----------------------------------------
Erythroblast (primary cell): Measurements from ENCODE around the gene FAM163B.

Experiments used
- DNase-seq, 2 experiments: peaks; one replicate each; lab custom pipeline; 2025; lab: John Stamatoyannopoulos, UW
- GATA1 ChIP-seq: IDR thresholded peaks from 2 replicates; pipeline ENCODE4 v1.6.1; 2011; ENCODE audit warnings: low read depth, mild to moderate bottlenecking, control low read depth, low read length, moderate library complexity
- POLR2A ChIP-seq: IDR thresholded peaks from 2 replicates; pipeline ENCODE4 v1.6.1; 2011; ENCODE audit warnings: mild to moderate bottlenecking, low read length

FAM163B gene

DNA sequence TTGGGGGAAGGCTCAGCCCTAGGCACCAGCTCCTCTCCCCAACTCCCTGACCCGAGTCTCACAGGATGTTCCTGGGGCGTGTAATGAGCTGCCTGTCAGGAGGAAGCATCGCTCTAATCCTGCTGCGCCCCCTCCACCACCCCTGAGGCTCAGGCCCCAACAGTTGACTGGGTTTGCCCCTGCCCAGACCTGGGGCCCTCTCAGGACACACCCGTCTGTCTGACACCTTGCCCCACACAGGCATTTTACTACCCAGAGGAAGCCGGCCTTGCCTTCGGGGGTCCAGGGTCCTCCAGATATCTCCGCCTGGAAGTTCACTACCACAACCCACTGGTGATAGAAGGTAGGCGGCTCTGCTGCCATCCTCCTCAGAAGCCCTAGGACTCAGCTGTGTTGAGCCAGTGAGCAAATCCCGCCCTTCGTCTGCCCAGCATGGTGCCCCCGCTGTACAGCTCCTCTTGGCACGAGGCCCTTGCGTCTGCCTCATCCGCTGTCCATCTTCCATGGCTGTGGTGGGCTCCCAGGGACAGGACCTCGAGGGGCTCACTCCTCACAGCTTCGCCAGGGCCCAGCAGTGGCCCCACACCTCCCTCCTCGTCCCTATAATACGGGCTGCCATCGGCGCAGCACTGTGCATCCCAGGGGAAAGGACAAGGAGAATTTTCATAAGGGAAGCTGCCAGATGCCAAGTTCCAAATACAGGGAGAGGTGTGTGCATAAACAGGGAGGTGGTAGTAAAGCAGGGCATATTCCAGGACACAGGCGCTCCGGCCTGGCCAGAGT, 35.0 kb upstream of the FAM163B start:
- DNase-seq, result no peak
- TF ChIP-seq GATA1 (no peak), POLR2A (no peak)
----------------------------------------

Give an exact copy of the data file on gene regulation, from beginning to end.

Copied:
Erythroblast (primary cell): Measurements from ENCODE around the gene FAM163B.

Experiments used
- DNase-seq, 2 experiments: peaks; one replicate each; lab custom pipeline; 2025; lab: John Stamatoyannopoulos, UW
- GATA1 ChIP-seq: IDR thresholded peaks from 2 replicates; pipeline ENCODE4 v1.6.1; 2011; ENCODE audit warnings: low read depth, mild to moderate bottlenecking, control low read depth, low read length, moderate library complexity
- POLR2A ChIP-seq: IDR thresholded peaks from 2 replicates; pipeline ENCODE4 v1.6.1; 2011; ENCODE audit warnings: mild to moderate bottlenecking, low read length

FAM163B gene

DNA sequence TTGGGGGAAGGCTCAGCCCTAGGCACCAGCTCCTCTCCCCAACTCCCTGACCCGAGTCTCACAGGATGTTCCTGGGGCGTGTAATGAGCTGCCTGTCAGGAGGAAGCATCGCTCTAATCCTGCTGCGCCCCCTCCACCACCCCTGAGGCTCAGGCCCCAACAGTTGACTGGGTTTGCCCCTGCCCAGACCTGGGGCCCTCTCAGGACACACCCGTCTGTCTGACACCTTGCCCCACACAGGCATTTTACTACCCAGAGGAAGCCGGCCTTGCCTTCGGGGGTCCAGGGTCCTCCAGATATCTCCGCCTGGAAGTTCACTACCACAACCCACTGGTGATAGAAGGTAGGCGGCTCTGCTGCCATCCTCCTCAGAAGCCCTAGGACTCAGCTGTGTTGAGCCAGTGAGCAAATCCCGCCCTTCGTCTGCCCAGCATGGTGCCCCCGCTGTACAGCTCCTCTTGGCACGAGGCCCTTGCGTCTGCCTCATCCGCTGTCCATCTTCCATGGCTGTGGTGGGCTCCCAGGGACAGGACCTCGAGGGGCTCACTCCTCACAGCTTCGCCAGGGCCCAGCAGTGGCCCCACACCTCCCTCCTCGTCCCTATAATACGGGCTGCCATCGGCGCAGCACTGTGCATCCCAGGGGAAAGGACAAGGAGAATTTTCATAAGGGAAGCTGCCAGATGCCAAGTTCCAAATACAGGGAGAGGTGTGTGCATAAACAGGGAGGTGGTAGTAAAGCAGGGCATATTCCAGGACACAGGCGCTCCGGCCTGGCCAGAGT, 35.0 kb upstream of the FAM163B start:
- DNase-seq, result no peak
- TF ChIP-seq GATA1 (no peak), POLR2A (no peak)